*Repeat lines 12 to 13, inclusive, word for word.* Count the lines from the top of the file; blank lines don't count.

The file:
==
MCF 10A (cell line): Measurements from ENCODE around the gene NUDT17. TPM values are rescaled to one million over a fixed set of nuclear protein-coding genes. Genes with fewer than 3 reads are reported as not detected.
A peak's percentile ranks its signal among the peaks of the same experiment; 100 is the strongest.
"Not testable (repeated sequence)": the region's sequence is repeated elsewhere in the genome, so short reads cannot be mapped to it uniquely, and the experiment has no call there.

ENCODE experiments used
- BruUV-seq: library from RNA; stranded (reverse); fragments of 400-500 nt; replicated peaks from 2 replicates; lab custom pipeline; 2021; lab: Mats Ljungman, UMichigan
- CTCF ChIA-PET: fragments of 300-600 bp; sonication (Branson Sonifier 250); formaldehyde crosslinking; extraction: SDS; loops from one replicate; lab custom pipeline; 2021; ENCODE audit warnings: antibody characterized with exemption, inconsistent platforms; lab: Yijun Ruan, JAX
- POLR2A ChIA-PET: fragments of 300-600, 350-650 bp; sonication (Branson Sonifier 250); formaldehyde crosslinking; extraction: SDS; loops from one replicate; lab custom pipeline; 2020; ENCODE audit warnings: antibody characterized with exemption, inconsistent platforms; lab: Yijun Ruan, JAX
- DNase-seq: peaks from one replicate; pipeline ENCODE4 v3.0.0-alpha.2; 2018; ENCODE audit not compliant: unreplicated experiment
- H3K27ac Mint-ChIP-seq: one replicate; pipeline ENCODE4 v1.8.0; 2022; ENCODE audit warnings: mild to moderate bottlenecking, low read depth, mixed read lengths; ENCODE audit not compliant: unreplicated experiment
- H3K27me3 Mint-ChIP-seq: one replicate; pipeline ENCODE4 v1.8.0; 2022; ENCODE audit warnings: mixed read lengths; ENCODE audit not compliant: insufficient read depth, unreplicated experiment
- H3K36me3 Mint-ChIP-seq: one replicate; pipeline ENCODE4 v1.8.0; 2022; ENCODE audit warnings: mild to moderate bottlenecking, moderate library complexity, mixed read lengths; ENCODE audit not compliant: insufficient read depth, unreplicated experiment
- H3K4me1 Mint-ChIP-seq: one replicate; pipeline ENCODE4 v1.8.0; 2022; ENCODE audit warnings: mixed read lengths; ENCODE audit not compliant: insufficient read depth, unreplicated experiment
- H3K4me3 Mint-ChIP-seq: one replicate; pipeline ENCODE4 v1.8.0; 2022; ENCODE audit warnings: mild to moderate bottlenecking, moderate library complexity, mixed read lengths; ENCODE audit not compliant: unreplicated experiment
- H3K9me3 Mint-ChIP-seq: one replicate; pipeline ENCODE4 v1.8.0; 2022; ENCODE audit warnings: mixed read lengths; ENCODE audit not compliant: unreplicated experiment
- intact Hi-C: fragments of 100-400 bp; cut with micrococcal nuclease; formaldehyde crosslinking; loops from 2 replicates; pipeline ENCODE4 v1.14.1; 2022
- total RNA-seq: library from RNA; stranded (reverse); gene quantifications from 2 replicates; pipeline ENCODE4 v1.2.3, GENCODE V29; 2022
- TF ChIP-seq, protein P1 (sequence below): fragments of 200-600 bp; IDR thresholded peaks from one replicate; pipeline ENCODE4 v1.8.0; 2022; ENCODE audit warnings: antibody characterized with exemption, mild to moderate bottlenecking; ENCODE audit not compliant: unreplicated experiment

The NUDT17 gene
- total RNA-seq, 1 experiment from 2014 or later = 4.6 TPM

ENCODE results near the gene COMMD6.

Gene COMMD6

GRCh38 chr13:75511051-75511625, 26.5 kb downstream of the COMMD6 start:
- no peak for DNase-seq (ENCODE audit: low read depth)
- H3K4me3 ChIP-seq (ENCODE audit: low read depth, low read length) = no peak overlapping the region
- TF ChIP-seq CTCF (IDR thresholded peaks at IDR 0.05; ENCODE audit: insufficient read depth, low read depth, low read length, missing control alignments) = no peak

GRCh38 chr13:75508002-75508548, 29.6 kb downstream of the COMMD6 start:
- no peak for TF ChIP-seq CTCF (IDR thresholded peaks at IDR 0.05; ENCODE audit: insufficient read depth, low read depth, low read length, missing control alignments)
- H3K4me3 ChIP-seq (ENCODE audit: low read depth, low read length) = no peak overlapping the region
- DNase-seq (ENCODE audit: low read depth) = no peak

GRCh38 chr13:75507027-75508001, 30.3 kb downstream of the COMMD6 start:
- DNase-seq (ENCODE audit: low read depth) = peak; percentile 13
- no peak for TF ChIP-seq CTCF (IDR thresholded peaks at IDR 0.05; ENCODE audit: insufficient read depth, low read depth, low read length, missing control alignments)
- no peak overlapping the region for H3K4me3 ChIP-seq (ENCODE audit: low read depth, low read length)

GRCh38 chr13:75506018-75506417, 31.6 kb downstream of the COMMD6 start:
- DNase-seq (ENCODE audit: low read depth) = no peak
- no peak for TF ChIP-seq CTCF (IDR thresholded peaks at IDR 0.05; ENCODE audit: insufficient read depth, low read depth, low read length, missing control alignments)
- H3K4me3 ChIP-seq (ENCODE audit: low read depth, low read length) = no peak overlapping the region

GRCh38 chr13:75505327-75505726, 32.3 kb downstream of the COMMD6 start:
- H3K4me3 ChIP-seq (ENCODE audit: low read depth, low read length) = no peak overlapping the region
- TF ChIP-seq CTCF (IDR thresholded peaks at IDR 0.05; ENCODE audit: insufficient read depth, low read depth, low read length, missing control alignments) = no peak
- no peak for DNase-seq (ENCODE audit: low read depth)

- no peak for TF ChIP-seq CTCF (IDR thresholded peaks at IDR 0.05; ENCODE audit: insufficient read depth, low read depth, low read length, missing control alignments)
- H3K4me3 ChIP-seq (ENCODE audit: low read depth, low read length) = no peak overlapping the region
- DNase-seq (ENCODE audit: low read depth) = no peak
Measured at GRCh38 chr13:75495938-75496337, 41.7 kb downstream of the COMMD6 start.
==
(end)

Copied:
- H3K4me1 Mint-ChIP-seq: one replicate; pipeline ENCODE4 v1.8.0; 2022; ENCODE audit warnings: mixed read lengths; ENCODE audit not compliant: insufficient read depth, unreplicated experiment
- H3K4me3 Mint-ChIP-seq: one replicate; pipeline ENCODE4 v1.8.0; 2022; ENCODE audit warnings: mild to moderate bottlenecking, moderate library complexity, mixed read lengths; ENCODE audit not compliant: unreplicated experiment